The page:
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Memories of the 28th Century

Serfs Anonymous

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I was just writing the submission guidelines for a magazine that I am planning to start, when I came to the matter of the Fantasy subgenre. For some reason it has remained stuck in the Middle Ages, and I wonder why. There is something cute about knights, but is a strongly hierarchical society all that interesting or desirable, or what. Do the writers of that sort of thing want to be serfs in a restored feudal society? If thatís the sort of society they want, then they must realize that I would be the king.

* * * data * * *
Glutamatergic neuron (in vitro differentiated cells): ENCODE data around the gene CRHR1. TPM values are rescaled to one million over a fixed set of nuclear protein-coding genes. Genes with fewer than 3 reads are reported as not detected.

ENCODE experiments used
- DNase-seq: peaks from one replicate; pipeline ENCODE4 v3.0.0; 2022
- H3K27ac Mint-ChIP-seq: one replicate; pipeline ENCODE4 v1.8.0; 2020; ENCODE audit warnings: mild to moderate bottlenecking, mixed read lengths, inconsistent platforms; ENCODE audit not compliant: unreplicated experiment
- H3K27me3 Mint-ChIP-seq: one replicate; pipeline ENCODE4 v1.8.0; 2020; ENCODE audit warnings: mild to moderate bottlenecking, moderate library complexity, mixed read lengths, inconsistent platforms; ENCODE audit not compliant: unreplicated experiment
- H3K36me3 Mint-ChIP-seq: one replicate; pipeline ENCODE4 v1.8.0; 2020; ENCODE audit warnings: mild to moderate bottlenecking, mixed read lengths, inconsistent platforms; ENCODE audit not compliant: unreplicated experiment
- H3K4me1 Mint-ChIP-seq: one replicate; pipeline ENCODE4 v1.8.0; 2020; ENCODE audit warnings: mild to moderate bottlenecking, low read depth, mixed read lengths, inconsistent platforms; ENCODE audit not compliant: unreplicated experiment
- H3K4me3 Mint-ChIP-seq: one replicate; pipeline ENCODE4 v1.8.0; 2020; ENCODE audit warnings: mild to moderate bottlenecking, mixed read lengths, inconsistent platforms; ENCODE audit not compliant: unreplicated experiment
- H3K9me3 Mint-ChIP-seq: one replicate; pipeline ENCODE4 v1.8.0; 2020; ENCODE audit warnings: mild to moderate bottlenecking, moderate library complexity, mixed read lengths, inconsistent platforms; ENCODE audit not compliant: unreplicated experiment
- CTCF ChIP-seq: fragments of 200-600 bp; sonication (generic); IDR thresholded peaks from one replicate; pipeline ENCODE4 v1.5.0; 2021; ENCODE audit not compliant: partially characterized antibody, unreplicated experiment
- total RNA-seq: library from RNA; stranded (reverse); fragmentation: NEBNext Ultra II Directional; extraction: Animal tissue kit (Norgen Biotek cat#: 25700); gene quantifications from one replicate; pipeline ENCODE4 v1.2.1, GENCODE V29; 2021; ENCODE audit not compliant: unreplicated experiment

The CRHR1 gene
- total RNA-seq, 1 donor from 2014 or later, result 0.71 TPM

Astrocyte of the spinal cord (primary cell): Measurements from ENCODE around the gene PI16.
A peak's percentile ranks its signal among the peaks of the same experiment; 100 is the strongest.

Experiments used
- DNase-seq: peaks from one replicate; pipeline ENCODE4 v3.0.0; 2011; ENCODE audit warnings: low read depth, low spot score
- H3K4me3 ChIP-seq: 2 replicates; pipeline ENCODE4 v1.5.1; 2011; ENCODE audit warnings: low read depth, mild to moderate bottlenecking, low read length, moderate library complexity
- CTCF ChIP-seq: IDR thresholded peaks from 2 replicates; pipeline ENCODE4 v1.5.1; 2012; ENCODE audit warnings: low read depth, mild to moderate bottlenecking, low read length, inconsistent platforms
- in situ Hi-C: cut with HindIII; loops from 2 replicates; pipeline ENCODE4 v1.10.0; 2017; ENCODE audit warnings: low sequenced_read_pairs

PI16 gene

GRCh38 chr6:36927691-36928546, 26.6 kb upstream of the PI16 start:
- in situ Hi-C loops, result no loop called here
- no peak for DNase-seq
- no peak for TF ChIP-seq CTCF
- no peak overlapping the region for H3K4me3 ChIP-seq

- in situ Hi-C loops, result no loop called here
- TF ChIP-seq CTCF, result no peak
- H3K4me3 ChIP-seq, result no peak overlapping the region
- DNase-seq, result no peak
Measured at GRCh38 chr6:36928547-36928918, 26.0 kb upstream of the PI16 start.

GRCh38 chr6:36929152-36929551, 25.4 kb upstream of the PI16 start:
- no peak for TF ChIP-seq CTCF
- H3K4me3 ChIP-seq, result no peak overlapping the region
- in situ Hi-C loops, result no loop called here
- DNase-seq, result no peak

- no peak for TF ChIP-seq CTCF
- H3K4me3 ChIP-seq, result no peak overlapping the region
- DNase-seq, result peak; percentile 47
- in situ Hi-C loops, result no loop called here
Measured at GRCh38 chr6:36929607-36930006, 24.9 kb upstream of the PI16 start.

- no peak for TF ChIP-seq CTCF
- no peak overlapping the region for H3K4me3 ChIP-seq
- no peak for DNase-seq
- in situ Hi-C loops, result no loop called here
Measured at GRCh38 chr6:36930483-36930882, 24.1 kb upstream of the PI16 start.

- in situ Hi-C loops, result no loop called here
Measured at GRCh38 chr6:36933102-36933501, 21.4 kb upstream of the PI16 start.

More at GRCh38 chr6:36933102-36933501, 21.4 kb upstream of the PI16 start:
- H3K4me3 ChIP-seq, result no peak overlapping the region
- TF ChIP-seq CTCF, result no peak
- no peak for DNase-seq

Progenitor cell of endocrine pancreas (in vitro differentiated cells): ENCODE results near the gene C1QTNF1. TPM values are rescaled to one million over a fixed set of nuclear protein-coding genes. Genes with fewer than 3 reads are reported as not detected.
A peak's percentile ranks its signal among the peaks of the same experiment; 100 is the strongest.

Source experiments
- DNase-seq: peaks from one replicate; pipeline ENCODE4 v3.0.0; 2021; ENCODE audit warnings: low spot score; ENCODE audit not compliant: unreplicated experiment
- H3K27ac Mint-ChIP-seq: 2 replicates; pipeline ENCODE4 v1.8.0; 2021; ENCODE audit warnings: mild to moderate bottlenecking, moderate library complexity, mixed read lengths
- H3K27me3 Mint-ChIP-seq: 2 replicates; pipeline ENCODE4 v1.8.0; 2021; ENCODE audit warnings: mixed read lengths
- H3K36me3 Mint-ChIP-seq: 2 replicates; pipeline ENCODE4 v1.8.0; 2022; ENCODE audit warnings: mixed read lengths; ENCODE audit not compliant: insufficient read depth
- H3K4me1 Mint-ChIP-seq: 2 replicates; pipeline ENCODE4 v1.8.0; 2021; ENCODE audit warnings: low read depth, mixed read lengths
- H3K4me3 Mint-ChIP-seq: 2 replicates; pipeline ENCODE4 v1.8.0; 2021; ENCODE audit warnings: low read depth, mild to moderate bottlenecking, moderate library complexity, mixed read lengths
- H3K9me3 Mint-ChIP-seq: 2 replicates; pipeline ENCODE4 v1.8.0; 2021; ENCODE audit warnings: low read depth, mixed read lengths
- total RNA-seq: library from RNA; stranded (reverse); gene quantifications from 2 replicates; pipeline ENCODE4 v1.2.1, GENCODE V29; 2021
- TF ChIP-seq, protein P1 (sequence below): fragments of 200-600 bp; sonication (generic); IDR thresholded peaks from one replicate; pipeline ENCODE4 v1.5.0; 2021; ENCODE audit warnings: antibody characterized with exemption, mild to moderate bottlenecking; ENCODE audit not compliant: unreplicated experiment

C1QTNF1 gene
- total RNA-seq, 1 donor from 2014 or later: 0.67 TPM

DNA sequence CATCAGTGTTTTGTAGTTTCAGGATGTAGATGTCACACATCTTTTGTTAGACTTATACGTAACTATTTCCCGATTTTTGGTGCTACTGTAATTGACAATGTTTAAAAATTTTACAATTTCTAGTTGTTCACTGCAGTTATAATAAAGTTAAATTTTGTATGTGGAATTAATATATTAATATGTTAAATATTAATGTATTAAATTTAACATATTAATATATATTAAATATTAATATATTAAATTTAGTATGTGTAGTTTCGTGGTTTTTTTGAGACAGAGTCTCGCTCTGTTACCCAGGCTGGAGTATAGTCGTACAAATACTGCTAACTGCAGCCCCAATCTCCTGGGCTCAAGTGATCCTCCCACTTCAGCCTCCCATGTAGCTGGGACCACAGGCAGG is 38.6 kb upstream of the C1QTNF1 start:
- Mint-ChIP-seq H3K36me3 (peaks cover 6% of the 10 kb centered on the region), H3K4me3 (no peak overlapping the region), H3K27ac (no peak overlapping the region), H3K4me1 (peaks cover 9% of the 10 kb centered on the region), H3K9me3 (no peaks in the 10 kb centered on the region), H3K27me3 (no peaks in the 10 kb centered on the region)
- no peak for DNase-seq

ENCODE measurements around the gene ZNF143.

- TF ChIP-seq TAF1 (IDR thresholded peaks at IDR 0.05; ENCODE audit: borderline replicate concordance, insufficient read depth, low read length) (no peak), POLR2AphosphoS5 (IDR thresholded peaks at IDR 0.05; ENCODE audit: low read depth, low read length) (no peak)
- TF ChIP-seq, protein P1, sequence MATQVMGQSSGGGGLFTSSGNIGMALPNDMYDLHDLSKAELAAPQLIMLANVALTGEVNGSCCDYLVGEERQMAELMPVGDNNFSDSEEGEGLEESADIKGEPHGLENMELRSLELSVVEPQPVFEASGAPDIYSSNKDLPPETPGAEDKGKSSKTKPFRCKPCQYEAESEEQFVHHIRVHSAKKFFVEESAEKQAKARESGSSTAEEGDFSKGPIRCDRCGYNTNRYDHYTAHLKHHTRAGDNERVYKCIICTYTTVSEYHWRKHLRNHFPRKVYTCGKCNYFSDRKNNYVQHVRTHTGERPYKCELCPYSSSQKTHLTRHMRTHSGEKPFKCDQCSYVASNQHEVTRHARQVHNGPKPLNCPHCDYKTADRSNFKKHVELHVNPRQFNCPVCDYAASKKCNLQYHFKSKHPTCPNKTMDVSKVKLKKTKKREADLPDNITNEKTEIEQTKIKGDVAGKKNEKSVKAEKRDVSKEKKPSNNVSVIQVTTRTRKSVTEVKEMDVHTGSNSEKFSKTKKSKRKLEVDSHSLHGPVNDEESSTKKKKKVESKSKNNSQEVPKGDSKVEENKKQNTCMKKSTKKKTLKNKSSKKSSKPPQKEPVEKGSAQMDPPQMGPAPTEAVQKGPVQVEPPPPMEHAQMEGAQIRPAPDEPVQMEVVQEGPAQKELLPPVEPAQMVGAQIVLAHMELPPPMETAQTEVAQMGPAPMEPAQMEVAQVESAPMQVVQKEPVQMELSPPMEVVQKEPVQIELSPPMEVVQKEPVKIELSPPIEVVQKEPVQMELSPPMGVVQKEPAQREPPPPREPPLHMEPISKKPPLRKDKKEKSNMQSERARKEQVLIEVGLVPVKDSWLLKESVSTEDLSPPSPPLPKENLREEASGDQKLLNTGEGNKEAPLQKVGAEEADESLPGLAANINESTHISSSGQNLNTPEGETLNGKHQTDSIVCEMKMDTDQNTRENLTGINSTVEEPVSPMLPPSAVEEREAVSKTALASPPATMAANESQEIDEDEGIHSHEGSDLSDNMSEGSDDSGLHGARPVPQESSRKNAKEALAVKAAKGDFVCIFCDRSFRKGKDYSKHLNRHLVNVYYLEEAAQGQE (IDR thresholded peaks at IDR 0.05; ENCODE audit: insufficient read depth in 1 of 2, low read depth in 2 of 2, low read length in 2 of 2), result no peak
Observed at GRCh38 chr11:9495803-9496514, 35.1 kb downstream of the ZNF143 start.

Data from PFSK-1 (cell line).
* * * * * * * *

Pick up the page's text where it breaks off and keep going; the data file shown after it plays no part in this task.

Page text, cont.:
A limited (quite tiny) number of stories of that subgenre have included republics or oligarchies, even though there were free cities, republics, etc. even during the height of the Middle Ages. I donít read much of that sort of thing; although I have read it in the past. Most authors make such times seem wonderful, but they neglect some of the ways that things have changed since then. If we look back more than a hundred years we would see more and more filth and disease. The tendency away from filth and disease has continued even the short time during which I have been on Earth. Itís cute how fiction about the past seldom even mentions the lack of bathing and sanitary facilities, but when we stop and think about it, we realize that indoor plumbing was rare in all countries until about a hundred years ago, and when we look back at the Middle Ages, replete with knights, lords, and ladies, we find people who seldom washed themselves at all, and who might have never had a whole body bath in their lives. When we consider the common folk, we find people who knew even less about soap, but they might have gone swimming in a stream, and thatís better than nothing. There were even people who professed the superiority of not washing.